Jacinda Ardern's decision to quit as Prime Minister of New Zealand already triggered a wide range of reactions, ranging from "Can women really have it all?" and "The strengths and pitfalls of empathy" to "In the current system, we're losing all the good guys...". A wide range of opinions, but the common denominator remains a narrow and outdated view of leadership and careers. We argue for a more collective and sustainable perspective, or a relay race rather than a sprint.
The world record 4 x 400 m relay stands at 2'54'' for the men and 3'15'' for the women. That for the 1500 m sprint stands at 3'26'' (men) and 3'50'' (women) - a shorter distance, yet athletes take longer to complete it. So how come we keep pushing for the sprint as the most successful route?
We see it in leadership.
Leadership is too often narrowed down to taking up a formal position in a hierarchy or extraordinary achievements by that one hero. The bigger your 'scope of authority', the more successful you seem. Or the more you give the impression of being in control, the more people see you as a leader. With the former, we know that with more power, the risk of excesses (even toxic leadership) also increases. The latter does injustice to the complex reality. We cannot expect miracles from one prime minister who has all the answers. Research shows that in a context of increasing complexity and innovation, one leader as a strongman is not our best option.
We see it in careers.
A successful career is still too often associated with steadily climbing the hierarchical career ladder, with promotion being the indicator of 'doing well'. People cling to their position because the alternative is perceived as a failing step backwards, even if it does not benefit them or those around them. That stable, linear career is at odds with a rapidly changing world. Careers are becoming longer and more unpredictable. It therefore makes no sense to stick to the norm that whoever takes a certain path must follow that chosen path to the end, even if there are so many alternatives. This is true within organizations, but also in politics.
In short, the career path of the successful leader is still too strongly identified with that upward trajectory: steadily climbing to the top, and from there managing others with vision and authority - without questioning the shelf life of that position.
The core definition of leadership
What if we move away from this dominant view and return to the core definition of leadership: influencing people to achieve common goals. Success is then determined by whether those common goals are achieved. And influencing does not necessarily have to emanate from one person full time. This means that the baton is passed (and returned) from time to time. It also means that leadership is taken up from the motivation to serve the greater good, rather than from status or dominance. Today, we would benefit from many being able, allowed and willing to take up leadership at the time of need for their expertise, in order to tackle today's complex issues. Not only in politics, but also in business, education, healthcare and public services, a broader definition of leadership would help strengthen leadership capacity.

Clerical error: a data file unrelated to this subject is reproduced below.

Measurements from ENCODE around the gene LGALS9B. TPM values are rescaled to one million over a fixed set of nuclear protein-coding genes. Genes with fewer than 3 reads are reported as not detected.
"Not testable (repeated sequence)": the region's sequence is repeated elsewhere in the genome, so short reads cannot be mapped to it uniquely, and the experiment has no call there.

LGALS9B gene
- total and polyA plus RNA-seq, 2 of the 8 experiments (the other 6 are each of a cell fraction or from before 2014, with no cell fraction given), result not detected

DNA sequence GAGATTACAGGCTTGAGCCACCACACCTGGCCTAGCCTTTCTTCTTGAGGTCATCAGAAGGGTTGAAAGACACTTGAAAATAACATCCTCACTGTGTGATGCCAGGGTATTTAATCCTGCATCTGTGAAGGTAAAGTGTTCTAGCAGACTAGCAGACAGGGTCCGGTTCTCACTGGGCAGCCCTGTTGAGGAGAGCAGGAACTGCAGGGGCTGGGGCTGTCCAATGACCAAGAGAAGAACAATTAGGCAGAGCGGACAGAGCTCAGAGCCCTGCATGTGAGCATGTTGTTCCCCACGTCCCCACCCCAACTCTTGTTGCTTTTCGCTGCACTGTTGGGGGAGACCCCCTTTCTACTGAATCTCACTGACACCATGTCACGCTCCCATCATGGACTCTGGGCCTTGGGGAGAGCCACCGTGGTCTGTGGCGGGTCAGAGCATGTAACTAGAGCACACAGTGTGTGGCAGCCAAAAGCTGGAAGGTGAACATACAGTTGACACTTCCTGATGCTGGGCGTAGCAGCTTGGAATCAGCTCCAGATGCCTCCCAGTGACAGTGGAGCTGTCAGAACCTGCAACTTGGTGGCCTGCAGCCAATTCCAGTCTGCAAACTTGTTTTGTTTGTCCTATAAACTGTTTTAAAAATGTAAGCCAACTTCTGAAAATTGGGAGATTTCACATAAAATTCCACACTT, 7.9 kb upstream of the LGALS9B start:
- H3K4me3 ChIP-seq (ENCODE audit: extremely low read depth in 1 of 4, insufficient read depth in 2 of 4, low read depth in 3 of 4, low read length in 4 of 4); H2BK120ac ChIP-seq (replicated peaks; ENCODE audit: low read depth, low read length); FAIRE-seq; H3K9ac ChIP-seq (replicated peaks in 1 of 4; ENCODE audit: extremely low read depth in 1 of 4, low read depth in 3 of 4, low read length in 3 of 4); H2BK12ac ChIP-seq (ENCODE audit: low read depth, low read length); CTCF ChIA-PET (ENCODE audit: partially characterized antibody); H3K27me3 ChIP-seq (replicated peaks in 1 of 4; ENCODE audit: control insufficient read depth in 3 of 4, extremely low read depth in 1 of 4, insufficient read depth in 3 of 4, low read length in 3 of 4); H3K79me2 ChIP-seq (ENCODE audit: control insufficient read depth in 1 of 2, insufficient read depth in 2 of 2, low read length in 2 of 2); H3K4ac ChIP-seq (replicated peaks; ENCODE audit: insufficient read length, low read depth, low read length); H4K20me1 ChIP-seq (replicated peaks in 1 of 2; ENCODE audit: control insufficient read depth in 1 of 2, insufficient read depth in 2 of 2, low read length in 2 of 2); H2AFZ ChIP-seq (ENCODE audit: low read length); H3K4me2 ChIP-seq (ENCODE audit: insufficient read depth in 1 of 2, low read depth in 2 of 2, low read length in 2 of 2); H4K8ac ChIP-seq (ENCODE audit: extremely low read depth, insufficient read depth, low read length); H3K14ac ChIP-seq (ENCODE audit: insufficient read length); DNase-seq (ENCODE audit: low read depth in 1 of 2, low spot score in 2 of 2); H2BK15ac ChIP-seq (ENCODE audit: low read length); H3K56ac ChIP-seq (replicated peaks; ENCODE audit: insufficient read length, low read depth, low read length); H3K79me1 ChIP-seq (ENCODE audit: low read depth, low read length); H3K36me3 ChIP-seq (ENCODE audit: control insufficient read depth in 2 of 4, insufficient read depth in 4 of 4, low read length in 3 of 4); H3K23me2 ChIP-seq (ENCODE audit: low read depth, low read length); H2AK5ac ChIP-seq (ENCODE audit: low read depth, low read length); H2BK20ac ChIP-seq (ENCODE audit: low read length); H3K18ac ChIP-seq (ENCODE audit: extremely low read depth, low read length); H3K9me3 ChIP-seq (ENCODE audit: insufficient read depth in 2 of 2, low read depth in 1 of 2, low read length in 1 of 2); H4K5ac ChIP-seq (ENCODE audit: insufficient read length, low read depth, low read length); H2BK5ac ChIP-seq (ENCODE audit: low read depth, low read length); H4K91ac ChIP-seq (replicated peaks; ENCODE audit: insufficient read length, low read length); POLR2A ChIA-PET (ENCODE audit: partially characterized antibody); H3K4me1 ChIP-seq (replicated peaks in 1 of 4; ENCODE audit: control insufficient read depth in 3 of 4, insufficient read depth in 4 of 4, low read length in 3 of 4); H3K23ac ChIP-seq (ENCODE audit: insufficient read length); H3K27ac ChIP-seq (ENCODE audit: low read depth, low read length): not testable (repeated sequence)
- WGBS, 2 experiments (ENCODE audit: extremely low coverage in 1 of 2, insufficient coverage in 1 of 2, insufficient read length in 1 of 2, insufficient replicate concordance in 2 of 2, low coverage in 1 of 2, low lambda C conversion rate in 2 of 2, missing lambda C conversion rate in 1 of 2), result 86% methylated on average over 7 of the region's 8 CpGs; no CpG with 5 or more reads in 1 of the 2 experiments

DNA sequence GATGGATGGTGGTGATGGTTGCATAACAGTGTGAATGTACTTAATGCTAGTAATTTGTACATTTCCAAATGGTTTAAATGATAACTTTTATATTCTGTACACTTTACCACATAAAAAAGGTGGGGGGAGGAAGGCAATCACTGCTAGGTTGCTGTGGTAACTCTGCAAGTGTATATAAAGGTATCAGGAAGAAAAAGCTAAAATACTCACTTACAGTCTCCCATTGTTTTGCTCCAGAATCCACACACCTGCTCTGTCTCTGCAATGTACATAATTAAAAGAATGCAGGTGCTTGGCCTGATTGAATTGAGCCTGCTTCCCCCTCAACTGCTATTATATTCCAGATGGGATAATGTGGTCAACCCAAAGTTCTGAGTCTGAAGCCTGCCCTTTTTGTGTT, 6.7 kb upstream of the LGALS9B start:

The core definition of careers
What if we move away from this dominant view and return to the core definition of careers: the sequence of work experiences throughout our professional lives, within our wider life context. Success then is not so much about the outcome (in terms of position) of those experiences at a given time and how they encourage 'more of the same'. It is about how we ensure that we remain happy, healthy and productive in the work we do every day, in the long term. Taking into account what matters to ourselves, but also to other relevant stakeholders, at work and at home. Knowing that not only the world around us is changing, but so are we. What is a driving force in our careers today may not be one tomorrow, but may become so again in a few years' time.
Approaching careers cyclically offers much more perspective. To people who, in a context of longer careers, sometimes no longer know how to run that sprint to the end. To organizations, to give more oxygen to the careers of their employees and in this way strengthen productivity and engagement. And also in politics, where embracing a broader definition of career success sets an example that cannot be underestimated.
Leadership and careers in the broadest sense of the word
For us, Jacinda takes the broad definition of leadership to heart. By asking herself, "Am I still the right person for this job?" and by trusting that there are other people who can take up the baton. By not taking her position as a given, but evaluating it against what matters to her, at this point in her life, and acting accordingly and ensuring a good handover, she is a paragon of conscious career engagement and sustainability. She has made an impact through her leadership, which she is now indefinitely shifting elsewhere. She is setting a new standard. There is no single ideal image of the leader or the successful career.
It is individuals who initiate systemic change. But at the same time, the system remains very tenacious. The commotion over Jacinda's departure shows how much she goes against what the system expects. And the persistence of that system also means that career choices are sometimes drastic and can only be made by those strong enough to disregard the norm.
We, along with Jacinda Ardern, opt for the relay. Rest assured, her leadership does not end with her stepping down as prime minister. And who knows, maybe her career will bring her back to that role in 10 or 20 years, with more energy than if she had been doing 'more of the same' all these years.